The events on this day in history for our heritage companies are noted below.
The earliest event was in 1956, the latest event was in 2009
1989 – LAUNCH: STS-34 (Atlantis), LC39B, KSC – 5 person crew, deployed the Galileo spacecraft (Jupiter mission)
1993 – LAUNCH: STS-58 (Columbia), LC39B, KSC – 7 person crew, Spacelab2
2002 – LANDING: STS-112 (Atlantis), KSC
Military and Classified Programs:
2003 – LAUNCH: LM DMSP-Block-5D 3 (16), LM Titan II SLV, SLC4W, VAFB – Final Titan II SLV launch
2009 – LAUNCH: LM DMSP-Block-5D 3 (18), ULA Atlas V 401, LC41, CCAFS
Exploration and Interplanetary Programs:
1962 – LAUNCH: Ranger 5, GD Atlas/Lockheed Agena B, LC12, CCAFS – Excessive velocity imparted by the Agena upper stage resulted in the Ranger 5 spacecraft flying past the moon
Earth-Monitoring and Civil Weather Satellite programs:
Test, ICBM, FBM programs:
1956 – LAUNCH: Lockheed X-17, LC3, CCAFS
1960 – LAUNCH: Lockheed Polaris A1, SSBN599, ETR
The photos today are an example of a DMSP (Defense Meteorological Satellite Program) Block 5D spacecraft and the last Titan II/SLV launch that finally put DMSP Block 5D 3 (18) in orbit in 2003 after more than two years reworking issues with the spacecraft. The launch was originally scheduled for January, 2001.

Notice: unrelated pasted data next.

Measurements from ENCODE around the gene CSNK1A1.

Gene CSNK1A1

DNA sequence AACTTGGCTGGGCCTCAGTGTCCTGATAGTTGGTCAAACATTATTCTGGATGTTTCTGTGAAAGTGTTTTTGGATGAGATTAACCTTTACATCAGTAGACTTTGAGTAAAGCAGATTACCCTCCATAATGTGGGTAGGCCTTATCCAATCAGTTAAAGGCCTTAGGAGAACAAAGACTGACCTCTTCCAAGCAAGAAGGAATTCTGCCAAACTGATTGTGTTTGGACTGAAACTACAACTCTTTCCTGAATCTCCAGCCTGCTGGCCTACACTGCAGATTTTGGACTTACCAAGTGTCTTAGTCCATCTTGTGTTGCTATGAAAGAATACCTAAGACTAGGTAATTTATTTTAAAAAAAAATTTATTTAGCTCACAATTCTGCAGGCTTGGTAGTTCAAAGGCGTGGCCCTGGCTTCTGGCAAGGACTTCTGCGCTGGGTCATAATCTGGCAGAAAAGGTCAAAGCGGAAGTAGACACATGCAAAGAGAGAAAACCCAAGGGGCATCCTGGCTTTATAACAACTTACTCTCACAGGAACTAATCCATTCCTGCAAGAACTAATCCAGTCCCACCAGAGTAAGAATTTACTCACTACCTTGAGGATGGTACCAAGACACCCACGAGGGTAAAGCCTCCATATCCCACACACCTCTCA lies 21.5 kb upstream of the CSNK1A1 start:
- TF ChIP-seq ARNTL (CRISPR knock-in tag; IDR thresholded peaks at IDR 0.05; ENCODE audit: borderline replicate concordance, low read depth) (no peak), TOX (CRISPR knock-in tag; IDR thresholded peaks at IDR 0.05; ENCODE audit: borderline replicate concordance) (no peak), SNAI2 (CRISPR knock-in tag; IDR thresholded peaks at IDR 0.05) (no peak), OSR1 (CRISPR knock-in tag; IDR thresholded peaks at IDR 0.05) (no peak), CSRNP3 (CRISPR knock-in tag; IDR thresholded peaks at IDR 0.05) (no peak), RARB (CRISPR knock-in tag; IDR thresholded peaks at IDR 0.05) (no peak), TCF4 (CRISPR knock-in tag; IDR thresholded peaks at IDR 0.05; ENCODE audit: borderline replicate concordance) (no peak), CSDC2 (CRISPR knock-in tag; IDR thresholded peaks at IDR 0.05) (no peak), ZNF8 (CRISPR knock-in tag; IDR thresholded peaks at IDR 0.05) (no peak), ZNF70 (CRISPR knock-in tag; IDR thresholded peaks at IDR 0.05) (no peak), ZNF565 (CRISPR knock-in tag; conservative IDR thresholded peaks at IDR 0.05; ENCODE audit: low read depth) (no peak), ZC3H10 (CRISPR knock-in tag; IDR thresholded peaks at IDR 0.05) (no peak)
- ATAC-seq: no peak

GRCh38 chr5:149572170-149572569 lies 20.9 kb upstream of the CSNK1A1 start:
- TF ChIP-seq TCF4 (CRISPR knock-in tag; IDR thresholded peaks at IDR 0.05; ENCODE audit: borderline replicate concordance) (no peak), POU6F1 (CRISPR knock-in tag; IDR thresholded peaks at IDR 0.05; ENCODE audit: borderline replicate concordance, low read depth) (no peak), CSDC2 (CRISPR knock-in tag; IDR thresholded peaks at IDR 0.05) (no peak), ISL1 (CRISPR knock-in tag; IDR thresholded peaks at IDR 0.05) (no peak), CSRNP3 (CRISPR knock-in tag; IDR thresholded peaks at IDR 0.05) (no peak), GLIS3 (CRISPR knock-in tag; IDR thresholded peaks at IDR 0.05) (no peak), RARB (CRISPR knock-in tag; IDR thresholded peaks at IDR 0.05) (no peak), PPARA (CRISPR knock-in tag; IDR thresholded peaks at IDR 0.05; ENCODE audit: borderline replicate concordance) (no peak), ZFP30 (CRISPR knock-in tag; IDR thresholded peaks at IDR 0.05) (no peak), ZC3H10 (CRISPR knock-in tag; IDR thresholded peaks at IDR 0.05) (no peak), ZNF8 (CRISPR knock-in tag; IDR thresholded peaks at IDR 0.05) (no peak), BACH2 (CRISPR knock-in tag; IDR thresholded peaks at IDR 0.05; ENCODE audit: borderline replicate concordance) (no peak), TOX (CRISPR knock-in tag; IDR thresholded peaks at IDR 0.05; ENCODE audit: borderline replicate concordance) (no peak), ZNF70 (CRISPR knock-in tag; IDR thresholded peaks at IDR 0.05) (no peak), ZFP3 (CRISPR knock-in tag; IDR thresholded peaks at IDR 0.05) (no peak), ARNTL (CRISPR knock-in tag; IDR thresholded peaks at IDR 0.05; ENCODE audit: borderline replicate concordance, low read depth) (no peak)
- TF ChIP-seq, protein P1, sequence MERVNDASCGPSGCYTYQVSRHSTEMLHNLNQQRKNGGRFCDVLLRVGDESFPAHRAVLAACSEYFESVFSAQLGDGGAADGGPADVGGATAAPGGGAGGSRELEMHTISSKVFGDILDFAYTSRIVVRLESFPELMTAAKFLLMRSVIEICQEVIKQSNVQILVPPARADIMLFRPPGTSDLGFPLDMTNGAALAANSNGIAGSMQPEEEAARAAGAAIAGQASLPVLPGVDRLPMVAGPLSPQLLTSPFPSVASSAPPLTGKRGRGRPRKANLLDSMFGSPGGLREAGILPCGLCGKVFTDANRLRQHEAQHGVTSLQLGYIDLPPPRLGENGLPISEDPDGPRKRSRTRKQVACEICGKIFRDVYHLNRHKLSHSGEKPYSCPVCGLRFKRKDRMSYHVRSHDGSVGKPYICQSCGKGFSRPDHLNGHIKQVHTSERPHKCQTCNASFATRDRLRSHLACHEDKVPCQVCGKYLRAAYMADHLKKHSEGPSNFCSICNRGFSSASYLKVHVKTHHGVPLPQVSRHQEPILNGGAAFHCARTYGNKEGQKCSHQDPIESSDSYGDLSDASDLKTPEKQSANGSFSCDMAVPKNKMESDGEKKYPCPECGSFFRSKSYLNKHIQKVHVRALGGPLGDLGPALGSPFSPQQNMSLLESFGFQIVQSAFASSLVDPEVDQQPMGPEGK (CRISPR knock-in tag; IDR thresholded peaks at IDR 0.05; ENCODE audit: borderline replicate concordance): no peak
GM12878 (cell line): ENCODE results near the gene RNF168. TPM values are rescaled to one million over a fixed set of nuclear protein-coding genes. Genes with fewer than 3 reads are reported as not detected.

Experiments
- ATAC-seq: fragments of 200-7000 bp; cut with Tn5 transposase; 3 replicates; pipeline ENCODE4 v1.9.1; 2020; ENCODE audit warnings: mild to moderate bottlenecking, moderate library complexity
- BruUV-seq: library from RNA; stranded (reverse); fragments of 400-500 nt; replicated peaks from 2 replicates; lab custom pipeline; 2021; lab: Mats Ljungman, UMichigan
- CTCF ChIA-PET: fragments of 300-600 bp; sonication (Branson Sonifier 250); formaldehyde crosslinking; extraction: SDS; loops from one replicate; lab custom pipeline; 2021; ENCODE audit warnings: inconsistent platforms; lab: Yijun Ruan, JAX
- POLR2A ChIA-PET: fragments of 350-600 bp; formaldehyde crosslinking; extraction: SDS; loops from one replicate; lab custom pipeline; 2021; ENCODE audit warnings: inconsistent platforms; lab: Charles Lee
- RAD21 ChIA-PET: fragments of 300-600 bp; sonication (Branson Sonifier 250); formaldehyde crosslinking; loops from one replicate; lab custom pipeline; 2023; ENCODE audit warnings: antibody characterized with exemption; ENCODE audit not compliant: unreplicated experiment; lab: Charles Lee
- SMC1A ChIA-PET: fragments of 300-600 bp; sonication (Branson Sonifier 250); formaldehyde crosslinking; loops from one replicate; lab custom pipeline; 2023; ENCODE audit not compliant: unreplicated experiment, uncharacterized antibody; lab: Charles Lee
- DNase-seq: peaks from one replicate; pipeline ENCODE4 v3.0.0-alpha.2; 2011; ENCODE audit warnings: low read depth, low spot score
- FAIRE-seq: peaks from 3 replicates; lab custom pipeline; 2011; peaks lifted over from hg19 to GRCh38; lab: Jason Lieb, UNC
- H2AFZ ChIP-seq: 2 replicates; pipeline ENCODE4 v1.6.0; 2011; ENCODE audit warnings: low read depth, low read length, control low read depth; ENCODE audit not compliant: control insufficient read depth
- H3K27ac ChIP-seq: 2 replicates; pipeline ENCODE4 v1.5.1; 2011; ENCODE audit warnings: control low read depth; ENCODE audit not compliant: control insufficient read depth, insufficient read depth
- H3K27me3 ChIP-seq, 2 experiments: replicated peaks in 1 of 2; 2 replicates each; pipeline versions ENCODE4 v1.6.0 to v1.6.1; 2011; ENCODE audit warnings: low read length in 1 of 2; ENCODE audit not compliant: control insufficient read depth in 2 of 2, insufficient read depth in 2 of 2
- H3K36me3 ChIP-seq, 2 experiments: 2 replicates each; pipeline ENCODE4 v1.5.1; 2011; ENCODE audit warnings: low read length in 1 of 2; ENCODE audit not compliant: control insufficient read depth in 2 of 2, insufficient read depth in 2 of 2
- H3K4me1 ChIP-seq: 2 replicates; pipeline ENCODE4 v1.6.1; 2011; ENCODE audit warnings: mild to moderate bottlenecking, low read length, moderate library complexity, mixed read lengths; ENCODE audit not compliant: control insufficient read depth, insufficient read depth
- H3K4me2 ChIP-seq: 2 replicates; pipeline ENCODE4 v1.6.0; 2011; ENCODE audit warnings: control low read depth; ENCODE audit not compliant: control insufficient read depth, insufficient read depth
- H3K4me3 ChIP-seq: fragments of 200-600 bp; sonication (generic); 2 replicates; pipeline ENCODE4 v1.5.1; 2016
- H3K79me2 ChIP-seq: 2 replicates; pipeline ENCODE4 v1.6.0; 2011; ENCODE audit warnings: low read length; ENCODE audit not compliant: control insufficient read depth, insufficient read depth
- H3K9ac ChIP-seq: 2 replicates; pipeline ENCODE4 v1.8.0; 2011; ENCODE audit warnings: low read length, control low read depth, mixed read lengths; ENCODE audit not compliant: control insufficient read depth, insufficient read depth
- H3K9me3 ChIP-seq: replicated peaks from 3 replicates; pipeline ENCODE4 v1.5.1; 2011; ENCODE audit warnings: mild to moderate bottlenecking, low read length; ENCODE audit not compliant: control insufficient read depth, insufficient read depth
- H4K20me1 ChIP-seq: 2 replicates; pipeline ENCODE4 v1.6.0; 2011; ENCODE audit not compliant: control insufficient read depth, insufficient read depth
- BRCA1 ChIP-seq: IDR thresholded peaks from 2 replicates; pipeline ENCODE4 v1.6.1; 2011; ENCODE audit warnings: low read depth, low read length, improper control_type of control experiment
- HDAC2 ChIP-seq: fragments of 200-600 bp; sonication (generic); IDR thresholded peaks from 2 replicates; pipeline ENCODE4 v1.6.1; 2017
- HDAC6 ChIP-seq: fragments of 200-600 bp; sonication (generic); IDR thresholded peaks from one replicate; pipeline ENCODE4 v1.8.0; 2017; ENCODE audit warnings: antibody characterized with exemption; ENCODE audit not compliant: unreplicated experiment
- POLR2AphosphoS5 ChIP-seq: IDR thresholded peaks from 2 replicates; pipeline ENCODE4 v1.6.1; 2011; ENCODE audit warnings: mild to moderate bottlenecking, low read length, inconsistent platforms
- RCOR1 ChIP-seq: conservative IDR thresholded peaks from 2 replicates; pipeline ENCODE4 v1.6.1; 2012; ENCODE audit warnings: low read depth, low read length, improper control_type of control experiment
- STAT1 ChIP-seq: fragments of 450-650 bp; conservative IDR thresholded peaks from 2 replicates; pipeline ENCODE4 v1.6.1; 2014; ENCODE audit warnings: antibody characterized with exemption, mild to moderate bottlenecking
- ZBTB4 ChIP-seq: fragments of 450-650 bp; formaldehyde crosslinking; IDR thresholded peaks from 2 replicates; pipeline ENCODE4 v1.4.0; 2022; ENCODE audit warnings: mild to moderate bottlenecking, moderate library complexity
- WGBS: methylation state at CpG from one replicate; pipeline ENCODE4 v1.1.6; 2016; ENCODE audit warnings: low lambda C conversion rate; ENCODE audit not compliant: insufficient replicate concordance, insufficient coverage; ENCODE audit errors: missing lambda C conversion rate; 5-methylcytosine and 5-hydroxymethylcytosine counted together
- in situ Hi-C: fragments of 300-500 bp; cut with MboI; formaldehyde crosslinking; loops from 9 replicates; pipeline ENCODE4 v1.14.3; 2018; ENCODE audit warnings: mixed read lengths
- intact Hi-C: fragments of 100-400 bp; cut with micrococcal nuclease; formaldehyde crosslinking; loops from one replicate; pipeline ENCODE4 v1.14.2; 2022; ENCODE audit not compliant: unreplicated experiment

During terminal countdown on that first event, a gas-fired prevalve did not open on the booster vehicle, resulting in a late abort just before engine start. At the same time during that attempt, there was drama at the launch pad as everyone monitoring the operations were watching a raccoon wandering around near the base of the vehicle, heading for sure obliteration, but the lucky critter was saved by the abort. The ladies in the crowd were cringing and worrying (including me in the Day of Launch Winds room); most of the guys were hooting and laughing anticipating this near-annihilation of the curious bandit.
During recovery operations in a attempt to turn around and launch again after removing the defective prevalve, a major anomaly was found on the DMSP spacecraft that would have resulted in a “dead” spacecraft electrical bus after liftoff (I don’t recall the details). The spacecraft was returned to the factory in Sunnyvale and the launch was finally back on the range in September, then into October, 2003. VAFB Operations also put in perimeter monitors and alarms at the pad so that unwary and curious critters would be warned off. We were able to buy really nice shirts commemorating the Titan II SLV program that had a raccoon emblem on the sleeve. Titan II/SLV was 100% successful – note that record is for the launch vehicle; a Landsat spacecraft kick motor failed in 1993 after separation from the Titan II. Thirteen Titan II/SLV vehicles were launched between 1988 and 2003; 14 vehicles total were restored and the spare vehicle can be seen on display at the Evergreen Air & Space Museum in McMinnville, Oregon.